By Jillian Jorgensen
SALEM, N.H. — Being surprised with a brand new bicycle is a special moment for any kid. But for 13-year-old Chelsea Mannion, whose cerebral palsy has made it impossible for her to ride a regular bike, the gift she received yesterday was priceless.
"It's great. She's had a tough year with surgeries and stuff, so to see her smile, it's great," said her father, Dennis Mannion.
Chelsea could not stop smiling as she rode her shiny red AmTryke therapeutic tricycle through the halls of the Northeast Rehabilitation Hospital in Salem. When her mother said it was hers to keep, Chelsea gave her a big hug.
"It's good," Chelsea said of the bike. "I can keep up with my brother."
Her parents had given her a regular, two-wheel bicycle in the past. But cerebral palsy affects motor skills and muscle strength, making it impossible for Chelsea to ride.
"We always had a tough time finding a bike that could fit her," her father said.
So when friends would ride their bikes around the dead-end street in Salem where Chelsea lives, she would have to do something else.
"On the street, she would just push a baby carriage or walk," he said.
But with her new tricycle, all that will change. Chelsea first used an AmTryke at the hospital during therapy, clinic manager Jennifer Kelley said.
"We used it as part of her therapy program, to help with her coordination and strengthen her legs," Kelley said. "It was the first time she was able to use a bike on her own."
The tricycles are provided by AMBUCS, a national service organization devoted to helping disabled people become more mobile. Chelsea's tricycle costs upward of $500.
Chelsea's mother, Lisa Mannion, said it was a perfect fit.
"She just fell in love with it," she said. "She was able to just go."
Chelsea's name was placed on a tricycle wish list in April — so long ago that her mother almost forgot about it.
"When we got the phone call, we were just ecstatic," Lisa Mannion said.
Children can get the tricycles through anonymous donations, or families can donate money to buy one for a specific child. Chelsea received her tricycle through the generosity of strangers.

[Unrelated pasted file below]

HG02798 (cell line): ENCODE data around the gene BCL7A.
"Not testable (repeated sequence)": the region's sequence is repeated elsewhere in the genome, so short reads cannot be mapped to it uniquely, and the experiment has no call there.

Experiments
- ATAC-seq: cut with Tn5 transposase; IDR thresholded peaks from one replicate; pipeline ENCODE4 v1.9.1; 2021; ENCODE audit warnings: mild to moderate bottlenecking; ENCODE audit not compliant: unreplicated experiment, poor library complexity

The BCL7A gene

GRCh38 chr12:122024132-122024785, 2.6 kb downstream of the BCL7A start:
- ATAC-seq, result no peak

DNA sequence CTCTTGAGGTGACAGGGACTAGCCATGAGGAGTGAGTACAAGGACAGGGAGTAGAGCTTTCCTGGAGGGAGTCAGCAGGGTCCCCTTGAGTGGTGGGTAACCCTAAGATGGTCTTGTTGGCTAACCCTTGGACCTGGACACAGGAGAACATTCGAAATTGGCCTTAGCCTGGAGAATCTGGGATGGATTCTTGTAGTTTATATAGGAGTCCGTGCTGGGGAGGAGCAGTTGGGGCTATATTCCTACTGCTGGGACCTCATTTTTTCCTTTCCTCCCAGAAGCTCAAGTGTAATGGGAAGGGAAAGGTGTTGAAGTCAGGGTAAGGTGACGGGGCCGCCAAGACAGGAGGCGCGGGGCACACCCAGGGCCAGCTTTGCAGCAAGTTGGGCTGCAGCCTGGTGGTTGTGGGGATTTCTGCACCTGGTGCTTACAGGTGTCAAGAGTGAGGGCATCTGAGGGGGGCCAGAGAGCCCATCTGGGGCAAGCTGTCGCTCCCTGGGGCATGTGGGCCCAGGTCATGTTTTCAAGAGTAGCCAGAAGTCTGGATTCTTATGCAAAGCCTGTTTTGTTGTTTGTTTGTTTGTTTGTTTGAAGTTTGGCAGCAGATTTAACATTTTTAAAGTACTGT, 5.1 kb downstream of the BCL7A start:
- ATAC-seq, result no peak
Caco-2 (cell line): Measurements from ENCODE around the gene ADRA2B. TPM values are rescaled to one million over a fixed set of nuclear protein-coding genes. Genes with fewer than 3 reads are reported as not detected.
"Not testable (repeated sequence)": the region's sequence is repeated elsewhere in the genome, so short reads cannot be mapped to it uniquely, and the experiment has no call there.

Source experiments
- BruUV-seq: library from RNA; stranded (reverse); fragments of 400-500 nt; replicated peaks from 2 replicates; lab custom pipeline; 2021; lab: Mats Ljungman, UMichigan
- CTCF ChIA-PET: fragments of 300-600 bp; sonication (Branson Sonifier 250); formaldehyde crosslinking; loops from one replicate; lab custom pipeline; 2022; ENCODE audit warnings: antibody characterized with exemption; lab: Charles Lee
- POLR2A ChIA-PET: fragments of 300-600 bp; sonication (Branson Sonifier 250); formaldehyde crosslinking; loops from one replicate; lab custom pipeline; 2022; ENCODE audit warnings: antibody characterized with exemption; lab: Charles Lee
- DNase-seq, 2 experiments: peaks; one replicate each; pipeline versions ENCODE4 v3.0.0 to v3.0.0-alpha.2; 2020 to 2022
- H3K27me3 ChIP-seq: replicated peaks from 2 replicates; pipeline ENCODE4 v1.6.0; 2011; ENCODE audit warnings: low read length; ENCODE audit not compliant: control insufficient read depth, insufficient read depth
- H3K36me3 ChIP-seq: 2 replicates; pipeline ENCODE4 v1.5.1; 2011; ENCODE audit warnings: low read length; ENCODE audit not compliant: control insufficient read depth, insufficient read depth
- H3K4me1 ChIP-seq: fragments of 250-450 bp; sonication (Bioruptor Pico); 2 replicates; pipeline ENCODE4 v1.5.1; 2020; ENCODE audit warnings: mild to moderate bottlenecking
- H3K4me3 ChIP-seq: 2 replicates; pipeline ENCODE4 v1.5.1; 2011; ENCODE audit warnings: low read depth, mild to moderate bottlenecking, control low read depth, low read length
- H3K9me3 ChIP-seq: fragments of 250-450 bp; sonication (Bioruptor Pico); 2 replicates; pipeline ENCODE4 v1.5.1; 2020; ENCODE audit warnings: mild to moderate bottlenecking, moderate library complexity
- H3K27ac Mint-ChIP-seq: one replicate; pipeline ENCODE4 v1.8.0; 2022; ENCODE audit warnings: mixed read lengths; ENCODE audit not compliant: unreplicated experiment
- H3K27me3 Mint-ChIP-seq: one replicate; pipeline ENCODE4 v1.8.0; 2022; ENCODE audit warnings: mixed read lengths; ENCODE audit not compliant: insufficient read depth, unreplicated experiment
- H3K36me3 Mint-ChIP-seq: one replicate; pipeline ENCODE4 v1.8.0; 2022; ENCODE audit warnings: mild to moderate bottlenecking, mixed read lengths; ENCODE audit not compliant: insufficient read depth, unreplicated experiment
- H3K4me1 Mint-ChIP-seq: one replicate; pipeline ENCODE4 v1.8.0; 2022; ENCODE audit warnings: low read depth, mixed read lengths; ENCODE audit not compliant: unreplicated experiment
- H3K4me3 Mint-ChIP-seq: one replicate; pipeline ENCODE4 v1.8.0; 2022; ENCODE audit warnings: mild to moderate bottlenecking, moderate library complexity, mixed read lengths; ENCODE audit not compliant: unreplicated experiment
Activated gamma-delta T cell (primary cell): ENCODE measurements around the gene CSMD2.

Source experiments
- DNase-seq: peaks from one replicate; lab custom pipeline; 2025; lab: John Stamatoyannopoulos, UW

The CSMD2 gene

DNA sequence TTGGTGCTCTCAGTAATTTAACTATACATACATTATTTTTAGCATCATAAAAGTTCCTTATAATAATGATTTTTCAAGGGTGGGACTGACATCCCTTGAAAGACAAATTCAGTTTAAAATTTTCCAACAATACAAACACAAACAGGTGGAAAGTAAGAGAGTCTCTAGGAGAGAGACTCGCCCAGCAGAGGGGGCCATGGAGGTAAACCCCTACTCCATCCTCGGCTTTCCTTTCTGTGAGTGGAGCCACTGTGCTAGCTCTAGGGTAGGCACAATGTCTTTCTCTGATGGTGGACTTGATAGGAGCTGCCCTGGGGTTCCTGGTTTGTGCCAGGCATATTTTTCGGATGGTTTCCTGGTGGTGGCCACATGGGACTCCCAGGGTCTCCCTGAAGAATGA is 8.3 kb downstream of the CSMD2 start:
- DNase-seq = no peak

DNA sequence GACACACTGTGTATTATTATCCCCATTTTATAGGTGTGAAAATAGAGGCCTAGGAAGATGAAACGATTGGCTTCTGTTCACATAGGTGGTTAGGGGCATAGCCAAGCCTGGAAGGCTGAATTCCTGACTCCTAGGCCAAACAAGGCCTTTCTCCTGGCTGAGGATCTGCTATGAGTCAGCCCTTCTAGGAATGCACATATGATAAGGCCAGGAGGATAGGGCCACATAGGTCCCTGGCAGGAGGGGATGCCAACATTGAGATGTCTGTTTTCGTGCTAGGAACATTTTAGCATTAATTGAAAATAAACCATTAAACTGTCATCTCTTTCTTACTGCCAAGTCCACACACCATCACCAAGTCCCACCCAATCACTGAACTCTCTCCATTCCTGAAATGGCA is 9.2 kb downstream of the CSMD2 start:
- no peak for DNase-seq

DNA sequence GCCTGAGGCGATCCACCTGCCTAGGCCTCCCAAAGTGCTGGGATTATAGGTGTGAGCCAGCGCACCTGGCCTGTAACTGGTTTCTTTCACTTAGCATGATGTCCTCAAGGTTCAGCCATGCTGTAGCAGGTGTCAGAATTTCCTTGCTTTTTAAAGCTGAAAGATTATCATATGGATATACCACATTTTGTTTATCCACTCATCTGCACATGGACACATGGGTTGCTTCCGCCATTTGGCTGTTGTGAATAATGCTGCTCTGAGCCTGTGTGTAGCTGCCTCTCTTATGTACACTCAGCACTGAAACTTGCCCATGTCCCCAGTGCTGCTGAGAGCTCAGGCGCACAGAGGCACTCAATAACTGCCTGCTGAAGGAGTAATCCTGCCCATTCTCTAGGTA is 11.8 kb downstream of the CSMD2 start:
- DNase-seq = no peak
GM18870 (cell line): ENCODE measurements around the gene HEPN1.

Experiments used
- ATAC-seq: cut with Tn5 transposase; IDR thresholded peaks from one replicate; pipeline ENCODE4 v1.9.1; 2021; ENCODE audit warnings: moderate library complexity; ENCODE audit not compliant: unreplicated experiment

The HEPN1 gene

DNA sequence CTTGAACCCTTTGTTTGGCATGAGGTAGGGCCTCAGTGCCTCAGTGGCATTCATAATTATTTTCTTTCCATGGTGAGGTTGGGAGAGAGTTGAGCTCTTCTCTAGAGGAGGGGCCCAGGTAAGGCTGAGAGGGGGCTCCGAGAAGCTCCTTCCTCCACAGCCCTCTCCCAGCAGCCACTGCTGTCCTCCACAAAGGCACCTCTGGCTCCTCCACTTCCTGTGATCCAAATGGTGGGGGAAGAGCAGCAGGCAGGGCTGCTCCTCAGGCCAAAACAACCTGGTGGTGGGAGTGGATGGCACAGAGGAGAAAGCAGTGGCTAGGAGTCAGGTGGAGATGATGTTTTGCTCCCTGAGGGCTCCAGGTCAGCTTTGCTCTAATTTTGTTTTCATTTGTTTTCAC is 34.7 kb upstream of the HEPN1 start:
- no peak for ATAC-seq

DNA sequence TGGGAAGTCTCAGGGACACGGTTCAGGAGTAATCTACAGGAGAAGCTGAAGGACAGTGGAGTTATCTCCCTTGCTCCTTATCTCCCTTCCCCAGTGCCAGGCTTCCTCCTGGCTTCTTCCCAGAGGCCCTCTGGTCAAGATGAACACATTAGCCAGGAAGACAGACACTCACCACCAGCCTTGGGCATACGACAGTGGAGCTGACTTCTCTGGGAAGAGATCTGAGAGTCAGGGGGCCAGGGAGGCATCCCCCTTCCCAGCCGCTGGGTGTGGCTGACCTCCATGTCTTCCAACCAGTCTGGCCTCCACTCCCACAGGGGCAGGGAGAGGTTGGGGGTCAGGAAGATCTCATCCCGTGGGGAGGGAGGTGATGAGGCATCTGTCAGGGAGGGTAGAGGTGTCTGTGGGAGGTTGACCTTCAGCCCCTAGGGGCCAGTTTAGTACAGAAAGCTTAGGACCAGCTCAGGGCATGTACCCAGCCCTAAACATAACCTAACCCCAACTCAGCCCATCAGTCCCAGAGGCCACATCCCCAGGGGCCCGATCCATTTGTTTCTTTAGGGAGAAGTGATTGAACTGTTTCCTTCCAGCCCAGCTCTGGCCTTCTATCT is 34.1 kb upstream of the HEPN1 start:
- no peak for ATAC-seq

Kathy Pierce, director of rehabilitation at Southern New Hampshire Medical Center in Nashua, said she asked people in her department to pitch in over the holidays to raise money for a bike. When two other departments joined their effort, they wound up with more than they needed.
So they gave the first bike to the child at Southern New Hampshire Medical Center who they originally had in mind, then set out to find another child in need. They decided to pick the New Hampshire child who had been on the wish list the longest, and it was Chelsea.
"She can do a normal kid thing," Pierce said. "It's great."
Chelsea smoothly navigated her new bike during a test drive down the hospital halls.
"All the way around the loop," said Jon Greenwood, director of special projects in pediatrics at the hospital. "Are you sure you don't already have one of these?"
"You get to bring that home," Chelsea's father told her when she finished her ride.
After making sure the bike would fit in her mother's truck, Chelsea was ready to get going.
"Mom, can I bring it home now?" she asked.
"We can bring it home," her mother replied.
Greenwood said the bikes are a therapy fixture.
"To go to therapy and ride a bike is like going to the playground," he said. "Now, she gets to bring one home."
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